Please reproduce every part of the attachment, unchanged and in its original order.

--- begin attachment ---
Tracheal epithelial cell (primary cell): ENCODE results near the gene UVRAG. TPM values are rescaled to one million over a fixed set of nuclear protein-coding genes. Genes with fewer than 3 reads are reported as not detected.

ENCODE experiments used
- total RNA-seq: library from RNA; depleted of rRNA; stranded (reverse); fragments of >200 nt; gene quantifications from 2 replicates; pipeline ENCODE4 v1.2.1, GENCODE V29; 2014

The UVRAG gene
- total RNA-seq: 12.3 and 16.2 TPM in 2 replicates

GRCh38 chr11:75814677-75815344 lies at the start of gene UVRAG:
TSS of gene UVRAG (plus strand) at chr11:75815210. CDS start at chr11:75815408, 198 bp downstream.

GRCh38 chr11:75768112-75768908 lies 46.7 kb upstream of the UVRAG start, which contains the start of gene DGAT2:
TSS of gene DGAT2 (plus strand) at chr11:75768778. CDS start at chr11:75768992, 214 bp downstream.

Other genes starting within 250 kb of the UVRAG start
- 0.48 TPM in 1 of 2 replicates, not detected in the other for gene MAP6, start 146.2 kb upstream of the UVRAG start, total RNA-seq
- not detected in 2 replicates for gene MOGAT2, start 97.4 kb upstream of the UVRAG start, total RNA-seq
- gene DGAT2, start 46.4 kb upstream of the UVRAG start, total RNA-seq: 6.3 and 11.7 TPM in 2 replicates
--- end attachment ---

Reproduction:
Tracheal epithelial cell (primary cell): ENCODE results near the gene UVRAG. TPM values are rescaled to one million over a fixed set of nuclear protein-coding genes. Genes with fewer than 3 reads are reported as not detected.

ENCODE experiments used
- total RNA-seq: library from RNA; depleted of rRNA; stranded (reverse); fragments of >200 nt; gene quantifications from 2 replicates; pipeline ENCODE4 v1.2.1, GENCODE V29; 2014

The UVRAG gene
- total RNA-seq: 12.3 and 16.2 TPM in 2 replicates

GRCh38 chr11:75814677-75815344 lies at the start of gene UVRAG:
TSS of gene UVRAG (plus strand) at chr11:75815210. CDS start at chr11:75815408, 198 bp downstream.

GRCh38 chr11:75768112-75768908 lies 46.7 kb upstream of the UVRAG start, which contains the start of gene DGAT2:
TSS of gene DGAT2 (plus strand) at chr11:75768778. CDS start at chr11:75768992, 214 bp downstream.

Other genes starting within 250 kb of the UVRAG start
- 0.48 TPM in 1 of 2 replicates, not detected in the other for gene MAP6, start 146.2 kb upstream of the UVRAG start, total RNA-seq
- not detected in 2 replicates for gene MOGAT2, start 97.4 kb upstream of the UVRAG start, total RNA-seq
- gene DGAT2, start 46.4 kb upstream of the UVRAG start, total RNA-seq: 6.3 and 11.7 TPM in 2 replicates